– Many of us often drink chrysanthemum tea, not knowing the health benefits of such a natural beverage. It is touted of being able to ‘relieve heat’ from the body, mitigate symptoms of cold, aid blood-cleansing, improve cardiovascular functions, lower cholesterol level, as well as it to improve eyesight by increasing sharpness of vision, maintaining moisture in the eyes and addressing ‘spotty vision’.
    Chrysanthemum tea is said to contain Vitamins B9 and B6.

Orchids

Orchids are usually associated with fertility and abundance.

Many types of orchids are not too difficult to plant.

A favourite flower species for displays, orchids usually last longer than other horticultural blooms.

In terms of varieties, we have the dendrobium, the vanda, the arachnis (spider orchid), cymbidum (boat orchid), the phalaenopsis (moth orchid), the cattleya, and the oncidium as amongst the most recognisable ones. Of the few types usually chosen for displays during festive occasions, the butterfly-shaped phalaenopsis is a favourite, with each bloom having a string of eight to 10 flowerets.

Some orchids have soft and sweet fragrance, with the scent pleasantly noticeable in early morning or late evening when the air is damp.

Symbolism

One of the criteria in selecting flowers and also other plants for the Chinese New Year or Spring Festival celebration is tradition, or the symbolism that each of them represents.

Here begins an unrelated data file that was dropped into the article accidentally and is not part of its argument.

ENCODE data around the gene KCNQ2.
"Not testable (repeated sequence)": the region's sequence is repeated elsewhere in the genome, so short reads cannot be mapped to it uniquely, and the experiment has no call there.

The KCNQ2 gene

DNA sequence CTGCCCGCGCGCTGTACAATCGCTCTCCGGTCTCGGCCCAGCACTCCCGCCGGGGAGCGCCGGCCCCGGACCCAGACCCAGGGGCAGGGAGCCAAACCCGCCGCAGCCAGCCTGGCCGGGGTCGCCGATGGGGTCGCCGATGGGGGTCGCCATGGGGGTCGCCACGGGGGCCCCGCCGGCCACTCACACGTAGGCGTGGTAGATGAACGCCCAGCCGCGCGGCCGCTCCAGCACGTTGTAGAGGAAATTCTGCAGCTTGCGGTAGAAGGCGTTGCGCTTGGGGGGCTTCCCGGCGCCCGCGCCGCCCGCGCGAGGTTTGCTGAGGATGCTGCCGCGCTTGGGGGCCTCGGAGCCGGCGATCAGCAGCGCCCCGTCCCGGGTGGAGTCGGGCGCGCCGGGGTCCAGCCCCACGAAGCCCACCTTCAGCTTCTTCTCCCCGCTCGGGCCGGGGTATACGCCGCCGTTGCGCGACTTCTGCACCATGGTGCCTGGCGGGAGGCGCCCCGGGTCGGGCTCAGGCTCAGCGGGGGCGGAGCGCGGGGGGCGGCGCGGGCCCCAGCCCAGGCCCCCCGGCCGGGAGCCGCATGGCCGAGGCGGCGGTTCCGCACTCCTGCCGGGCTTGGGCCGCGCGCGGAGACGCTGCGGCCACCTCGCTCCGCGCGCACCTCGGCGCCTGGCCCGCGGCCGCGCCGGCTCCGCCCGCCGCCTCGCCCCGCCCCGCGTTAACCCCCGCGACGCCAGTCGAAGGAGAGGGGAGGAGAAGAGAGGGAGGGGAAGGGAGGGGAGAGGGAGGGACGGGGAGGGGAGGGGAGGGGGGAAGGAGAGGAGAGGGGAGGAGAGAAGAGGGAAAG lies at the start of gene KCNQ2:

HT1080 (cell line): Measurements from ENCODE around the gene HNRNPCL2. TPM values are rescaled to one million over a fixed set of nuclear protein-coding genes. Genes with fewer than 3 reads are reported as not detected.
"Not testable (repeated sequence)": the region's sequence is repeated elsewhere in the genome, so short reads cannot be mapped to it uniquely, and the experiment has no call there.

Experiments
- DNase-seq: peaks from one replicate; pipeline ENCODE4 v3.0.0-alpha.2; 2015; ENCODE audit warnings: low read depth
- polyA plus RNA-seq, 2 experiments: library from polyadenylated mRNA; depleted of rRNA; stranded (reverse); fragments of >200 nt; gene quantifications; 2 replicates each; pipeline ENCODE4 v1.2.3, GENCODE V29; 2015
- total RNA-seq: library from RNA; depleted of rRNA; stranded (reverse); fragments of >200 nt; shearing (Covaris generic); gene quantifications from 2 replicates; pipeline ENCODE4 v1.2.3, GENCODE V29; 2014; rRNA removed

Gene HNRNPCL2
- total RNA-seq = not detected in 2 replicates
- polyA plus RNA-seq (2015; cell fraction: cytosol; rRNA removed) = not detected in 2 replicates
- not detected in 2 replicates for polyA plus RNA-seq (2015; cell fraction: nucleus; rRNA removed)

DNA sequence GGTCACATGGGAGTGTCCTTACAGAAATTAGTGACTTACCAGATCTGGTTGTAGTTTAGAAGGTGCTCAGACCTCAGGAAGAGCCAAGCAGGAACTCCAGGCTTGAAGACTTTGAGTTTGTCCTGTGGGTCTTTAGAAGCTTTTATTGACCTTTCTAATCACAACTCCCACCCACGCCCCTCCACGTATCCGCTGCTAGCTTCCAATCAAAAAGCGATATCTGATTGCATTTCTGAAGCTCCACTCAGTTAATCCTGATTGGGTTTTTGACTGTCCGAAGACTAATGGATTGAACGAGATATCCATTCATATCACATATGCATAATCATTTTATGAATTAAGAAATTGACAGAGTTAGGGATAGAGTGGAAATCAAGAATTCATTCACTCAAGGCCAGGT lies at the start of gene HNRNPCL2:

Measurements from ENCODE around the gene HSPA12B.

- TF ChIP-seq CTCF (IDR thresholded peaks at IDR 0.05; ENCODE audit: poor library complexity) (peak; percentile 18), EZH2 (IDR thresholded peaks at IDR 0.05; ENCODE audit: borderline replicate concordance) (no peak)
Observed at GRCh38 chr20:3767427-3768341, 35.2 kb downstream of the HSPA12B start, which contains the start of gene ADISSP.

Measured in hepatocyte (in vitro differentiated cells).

Orchids are usually associated with fertility and abundance, while a fruit-bearing orange tree represents abundance and happiness.

A pair of pomelos sharing a twig signifies good luck and strong familial ties; a bunch of luscious jujubes (Chinese red dates), plums or grapes also symbolises good luck, as well as prosperity.

Other flowers representing good fortune are pussy willows, narcissus (water fairy) and peach blossoms, which also symbolise growth.

Planting tips

I would like to share my experience in planting ‘limau kasturi’ (calamansi) and kumquat trees. Last year, I planted some 50 plants using grafted materials that were ready for cultivation, which my friend Lim bought for me at RM8 per plant.

I had cleared a plot for planting and all I did was making planting holes with average surface area measuring 1.2 feet by 1.2 feet, and a depth of around two feet.

After adding in basal fertiliser-lime, NPK and soil mixture, I inserted the plantlets and cover them properly.

One should remember to water them sufficiently as the weather might not always be conducive to creating a good establishment.

Weeding should be done as well, with additional nutrients via foliar spray and 15-15-15 NPK being intermittently applied.

Flowering should begin after six months for the first season. The fruits must be protected against skin rust and at times, scalding too.

Pests like sooty mould could strike some trees.

The shrubs would need regular pruning; otherwise, there would be too much branches and leaves that could lead to overgrowth and lack of flowering.

The fruits should be ready for harvest within three months after flowering.

Happy New Year to you, and I wish you success in your gardening.